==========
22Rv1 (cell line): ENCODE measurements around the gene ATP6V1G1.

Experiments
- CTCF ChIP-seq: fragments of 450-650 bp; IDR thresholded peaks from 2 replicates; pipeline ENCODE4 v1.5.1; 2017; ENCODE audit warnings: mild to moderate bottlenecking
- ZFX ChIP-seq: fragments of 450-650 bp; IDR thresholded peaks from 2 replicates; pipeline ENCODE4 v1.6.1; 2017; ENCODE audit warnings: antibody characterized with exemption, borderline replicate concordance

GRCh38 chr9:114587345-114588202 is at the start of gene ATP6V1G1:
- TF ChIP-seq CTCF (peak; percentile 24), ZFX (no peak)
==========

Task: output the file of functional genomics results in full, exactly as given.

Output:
22Rv1 (cell line): ENCODE measurements around the gene ATP6V1G1.

Experiments
- CTCF ChIP-seq: fragments of 450-650 bp; IDR thresholded peaks from 2 replicates; pipeline ENCODE4 v1.5.1; 2017; ENCODE audit warnings: mild to moderate bottlenecking
- ZFX ChIP-seq: fragments of 450-650 bp; IDR thresholded peaks from 2 replicates; pipeline ENCODE4 v1.6.1; 2017; ENCODE audit warnings: antibody characterized with exemption, borderline replicate concordance

GRCh38 chr9:114587345-114588202 is at the start of gene ATP6V1G1:
- TF ChIP-seq CTCF (peak; percentile 24), ZFX (no peak)